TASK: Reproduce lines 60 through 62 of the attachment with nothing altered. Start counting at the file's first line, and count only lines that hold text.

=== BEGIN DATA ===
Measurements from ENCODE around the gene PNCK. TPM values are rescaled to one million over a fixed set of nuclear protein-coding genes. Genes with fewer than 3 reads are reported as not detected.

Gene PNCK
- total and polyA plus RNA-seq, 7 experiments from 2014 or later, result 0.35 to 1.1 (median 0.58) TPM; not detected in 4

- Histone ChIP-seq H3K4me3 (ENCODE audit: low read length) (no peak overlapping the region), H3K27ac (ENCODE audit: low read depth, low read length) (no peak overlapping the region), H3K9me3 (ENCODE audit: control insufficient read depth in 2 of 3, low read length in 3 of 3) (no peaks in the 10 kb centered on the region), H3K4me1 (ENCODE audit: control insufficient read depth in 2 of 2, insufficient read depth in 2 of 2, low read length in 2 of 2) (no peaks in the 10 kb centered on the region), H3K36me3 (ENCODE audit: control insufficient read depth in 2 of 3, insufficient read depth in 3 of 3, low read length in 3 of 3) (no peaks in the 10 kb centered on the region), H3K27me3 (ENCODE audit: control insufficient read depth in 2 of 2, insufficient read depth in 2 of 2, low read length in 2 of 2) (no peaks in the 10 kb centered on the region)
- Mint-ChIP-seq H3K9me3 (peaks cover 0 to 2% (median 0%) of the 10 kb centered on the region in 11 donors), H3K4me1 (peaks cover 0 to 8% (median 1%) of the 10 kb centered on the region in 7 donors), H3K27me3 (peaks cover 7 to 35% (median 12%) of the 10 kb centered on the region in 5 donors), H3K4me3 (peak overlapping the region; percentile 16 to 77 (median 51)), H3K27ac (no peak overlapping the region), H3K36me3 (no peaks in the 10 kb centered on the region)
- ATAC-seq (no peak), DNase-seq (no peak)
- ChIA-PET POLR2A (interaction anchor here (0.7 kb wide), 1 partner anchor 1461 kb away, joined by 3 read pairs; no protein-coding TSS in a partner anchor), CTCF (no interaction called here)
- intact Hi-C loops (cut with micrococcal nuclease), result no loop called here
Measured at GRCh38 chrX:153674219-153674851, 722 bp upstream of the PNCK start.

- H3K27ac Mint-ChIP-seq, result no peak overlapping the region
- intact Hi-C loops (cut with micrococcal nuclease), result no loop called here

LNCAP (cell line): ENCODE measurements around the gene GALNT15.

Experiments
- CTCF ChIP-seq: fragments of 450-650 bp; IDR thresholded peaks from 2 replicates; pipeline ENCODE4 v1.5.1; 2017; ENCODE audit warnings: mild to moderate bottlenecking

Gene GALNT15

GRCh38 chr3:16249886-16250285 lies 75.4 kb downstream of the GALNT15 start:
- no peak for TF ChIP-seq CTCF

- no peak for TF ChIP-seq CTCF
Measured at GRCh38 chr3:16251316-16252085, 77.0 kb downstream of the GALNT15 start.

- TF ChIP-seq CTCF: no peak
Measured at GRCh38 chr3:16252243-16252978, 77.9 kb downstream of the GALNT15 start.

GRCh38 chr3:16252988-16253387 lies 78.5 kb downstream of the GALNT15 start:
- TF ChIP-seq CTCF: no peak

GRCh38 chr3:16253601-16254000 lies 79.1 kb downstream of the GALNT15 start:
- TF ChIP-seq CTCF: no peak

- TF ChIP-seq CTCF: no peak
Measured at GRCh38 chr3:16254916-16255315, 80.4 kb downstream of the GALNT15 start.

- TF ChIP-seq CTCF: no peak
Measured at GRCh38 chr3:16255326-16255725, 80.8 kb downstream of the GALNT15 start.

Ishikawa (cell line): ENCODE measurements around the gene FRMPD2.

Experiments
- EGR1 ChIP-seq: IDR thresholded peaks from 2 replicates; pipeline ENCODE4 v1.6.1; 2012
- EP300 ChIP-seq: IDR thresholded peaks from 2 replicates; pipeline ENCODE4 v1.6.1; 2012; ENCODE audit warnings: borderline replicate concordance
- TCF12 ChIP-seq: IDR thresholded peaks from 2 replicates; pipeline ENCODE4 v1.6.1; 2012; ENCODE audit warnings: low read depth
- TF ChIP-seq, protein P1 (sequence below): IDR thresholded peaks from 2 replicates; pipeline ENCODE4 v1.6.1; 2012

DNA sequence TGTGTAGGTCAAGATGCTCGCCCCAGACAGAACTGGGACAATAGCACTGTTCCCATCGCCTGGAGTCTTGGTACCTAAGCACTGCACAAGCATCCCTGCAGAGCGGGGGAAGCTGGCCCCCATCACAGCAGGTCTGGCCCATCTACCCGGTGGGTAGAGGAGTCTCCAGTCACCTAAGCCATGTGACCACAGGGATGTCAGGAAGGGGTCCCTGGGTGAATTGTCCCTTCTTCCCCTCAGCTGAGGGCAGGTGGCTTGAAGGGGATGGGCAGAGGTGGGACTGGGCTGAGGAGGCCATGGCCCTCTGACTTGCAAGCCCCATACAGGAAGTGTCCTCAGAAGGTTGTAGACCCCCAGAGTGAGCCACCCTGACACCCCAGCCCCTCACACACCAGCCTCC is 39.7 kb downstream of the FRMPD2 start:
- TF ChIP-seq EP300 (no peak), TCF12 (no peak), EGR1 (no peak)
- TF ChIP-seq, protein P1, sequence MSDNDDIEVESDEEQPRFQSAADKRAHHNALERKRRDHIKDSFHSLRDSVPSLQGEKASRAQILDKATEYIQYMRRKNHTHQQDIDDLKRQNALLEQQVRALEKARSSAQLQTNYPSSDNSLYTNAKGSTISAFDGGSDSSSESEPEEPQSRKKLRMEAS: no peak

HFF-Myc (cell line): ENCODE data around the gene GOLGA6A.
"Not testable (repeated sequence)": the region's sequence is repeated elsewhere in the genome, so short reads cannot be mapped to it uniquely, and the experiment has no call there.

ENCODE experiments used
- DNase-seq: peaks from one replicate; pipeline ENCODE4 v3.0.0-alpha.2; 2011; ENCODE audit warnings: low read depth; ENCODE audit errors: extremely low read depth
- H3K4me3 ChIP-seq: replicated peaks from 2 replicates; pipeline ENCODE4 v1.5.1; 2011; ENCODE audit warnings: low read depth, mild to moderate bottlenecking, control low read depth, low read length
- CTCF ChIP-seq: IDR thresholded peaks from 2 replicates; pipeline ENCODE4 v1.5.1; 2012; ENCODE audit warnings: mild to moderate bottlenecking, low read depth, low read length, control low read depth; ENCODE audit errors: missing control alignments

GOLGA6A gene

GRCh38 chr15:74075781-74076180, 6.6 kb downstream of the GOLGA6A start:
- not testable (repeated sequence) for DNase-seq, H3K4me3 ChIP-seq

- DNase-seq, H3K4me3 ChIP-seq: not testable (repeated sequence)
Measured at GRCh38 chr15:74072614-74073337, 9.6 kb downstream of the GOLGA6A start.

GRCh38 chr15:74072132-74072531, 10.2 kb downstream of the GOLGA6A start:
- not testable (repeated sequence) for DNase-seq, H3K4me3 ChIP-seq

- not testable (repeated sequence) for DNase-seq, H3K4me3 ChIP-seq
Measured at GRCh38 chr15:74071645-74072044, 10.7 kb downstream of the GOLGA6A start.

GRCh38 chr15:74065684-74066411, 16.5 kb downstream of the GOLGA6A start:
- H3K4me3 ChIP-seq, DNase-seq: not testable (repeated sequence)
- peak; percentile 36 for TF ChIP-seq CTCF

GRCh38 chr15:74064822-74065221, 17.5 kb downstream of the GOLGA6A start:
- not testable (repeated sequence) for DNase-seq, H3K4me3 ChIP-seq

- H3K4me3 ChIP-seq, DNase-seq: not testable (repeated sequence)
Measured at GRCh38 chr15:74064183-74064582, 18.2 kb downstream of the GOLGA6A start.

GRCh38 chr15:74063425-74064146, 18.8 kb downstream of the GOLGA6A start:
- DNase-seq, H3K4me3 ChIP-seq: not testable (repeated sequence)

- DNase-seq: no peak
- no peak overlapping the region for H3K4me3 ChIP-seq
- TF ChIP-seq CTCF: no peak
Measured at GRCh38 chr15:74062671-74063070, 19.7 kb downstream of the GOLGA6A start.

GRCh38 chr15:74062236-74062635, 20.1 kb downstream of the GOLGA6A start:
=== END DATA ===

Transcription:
Measured at GRCh38 chr15:74064183-74064582, 18.2 kb downstream of the GOLGA6A start.

GRCh38 chr15:74063425-74064146, 18.8 kb downstream of the GOLGA6A start:
- DNase-seq, H3K4me3 ChIP-seq: not testable (repeated sequence)